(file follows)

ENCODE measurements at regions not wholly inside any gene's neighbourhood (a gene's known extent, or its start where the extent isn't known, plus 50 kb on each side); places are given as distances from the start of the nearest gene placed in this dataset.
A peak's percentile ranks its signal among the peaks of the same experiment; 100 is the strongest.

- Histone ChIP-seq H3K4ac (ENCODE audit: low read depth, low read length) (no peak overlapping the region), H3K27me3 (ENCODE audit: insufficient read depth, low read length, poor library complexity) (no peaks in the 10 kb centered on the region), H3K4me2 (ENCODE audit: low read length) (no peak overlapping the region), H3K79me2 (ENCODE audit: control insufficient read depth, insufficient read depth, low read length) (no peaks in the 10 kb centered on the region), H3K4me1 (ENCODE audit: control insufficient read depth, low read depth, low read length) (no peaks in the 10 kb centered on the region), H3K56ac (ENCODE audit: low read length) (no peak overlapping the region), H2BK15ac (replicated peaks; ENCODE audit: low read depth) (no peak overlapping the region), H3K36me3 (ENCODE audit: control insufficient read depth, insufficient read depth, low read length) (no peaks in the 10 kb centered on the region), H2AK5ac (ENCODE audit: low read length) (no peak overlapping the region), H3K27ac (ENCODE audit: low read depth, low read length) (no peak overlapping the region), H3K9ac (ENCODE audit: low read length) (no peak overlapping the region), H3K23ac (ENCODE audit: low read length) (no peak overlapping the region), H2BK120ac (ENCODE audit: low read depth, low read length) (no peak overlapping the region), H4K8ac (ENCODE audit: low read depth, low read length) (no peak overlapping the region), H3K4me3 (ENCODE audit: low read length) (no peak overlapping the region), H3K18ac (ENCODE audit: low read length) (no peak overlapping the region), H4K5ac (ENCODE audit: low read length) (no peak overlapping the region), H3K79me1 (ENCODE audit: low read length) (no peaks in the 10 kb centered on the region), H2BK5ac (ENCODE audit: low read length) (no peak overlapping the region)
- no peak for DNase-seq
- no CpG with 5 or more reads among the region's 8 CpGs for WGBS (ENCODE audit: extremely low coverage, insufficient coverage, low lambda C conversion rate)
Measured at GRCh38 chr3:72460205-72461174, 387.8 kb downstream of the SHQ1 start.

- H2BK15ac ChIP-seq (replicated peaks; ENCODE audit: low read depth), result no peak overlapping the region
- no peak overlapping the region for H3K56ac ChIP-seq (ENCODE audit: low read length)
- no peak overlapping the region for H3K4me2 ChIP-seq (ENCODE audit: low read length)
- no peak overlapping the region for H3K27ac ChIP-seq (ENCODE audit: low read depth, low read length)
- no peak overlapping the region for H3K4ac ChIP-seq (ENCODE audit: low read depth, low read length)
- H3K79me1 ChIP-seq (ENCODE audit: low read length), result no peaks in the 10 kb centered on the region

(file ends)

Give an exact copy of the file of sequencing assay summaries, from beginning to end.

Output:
ENCODE measurements at regions not wholly inside any gene's neighbourhood (a gene's known extent, or its start where the extent isn't known, plus 50 kb on each side); places are given as distances from the start of the nearest gene placed in this dataset.
A peak's percentile ranks its signal among the peaks of the same experiment; 100 is the strongest.

- Histone ChIP-seq H3K4ac (ENCODE audit: low read depth, low read length) (no peak overlapping the region), H3K27me3 (ENCODE audit: insufficient read depth, low read length, poor library complexity) (no peaks in the 10 kb centered on the region), H3K4me2 (ENCODE audit: low read length) (no peak overlapping the region), H3K79me2 (ENCODE audit: control insufficient read depth, insufficient read depth, low read length) (no peaks in the 10 kb centered on the region), H3K4me1 (ENCODE audit: control insufficient read depth, low read depth, low read length) (no peaks in the 10 kb centered on the region), H3K56ac (ENCODE audit: low read length) (no peak overlapping the region), H2BK15ac (replicated peaks; ENCODE audit: low read depth) (no peak overlapping the region), H3K36me3 (ENCODE audit: control insufficient read depth, insufficient read depth, low read length) (no peaks in the 10 kb centered on the region), H2AK5ac (ENCODE audit: low read length) (no peak overlapping the region), H3K27ac (ENCODE audit: low read depth, low read length) (no peak overlapping the region), H3K9ac (ENCODE audit: low read length) (no peak overlapping the region), H3K23ac (ENCODE audit: low read length) (no peak overlapping the region), H2BK120ac (ENCODE audit: low read depth, low read length) (no peak overlapping the region), H4K8ac (ENCODE audit: low read depth, low read length) (no peak overlapping the region), H3K4me3 (ENCODE audit: low read length) (no peak overlapping the region), H3K18ac (ENCODE audit: low read length) (no peak overlapping the region), H4K5ac (ENCODE audit: low read length) (no peak overlapping the region), H3K79me1 (ENCODE audit: low read length) (no peaks in the 10 kb centered on the region), H2BK5ac (ENCODE audit: low read length) (no peak overlapping the region)
- no peak for DNase-seq
- no CpG with 5 or more reads among the region's 8 CpGs for WGBS (ENCODE audit: extremely low coverage, insufficient coverage, low lambda C conversion rate)
Measured at GRCh38 chr3:72460205-72461174, 387.8 kb downstream of the SHQ1 start.

- H2BK15ac ChIP-seq (replicated peaks; ENCODE audit: low read depth), result no peak overlapping the region
- no peak overlapping the region for H3K56ac ChIP-seq (ENCODE audit: low read length)
- no peak overlapping the region for H3K4me2 ChIP-seq (ENCODE audit: low read length)
- no peak overlapping the region for H3K27ac ChIP-seq (ENCODE audit: low read depth, low read length)
- no peak overlapping the region for H3K4ac ChIP-seq (ENCODE audit: low read depth, low read length)
- H3K79me1 ChIP-seq (ENCODE audit: low read length), result no peaks in the 10 kb centered on the region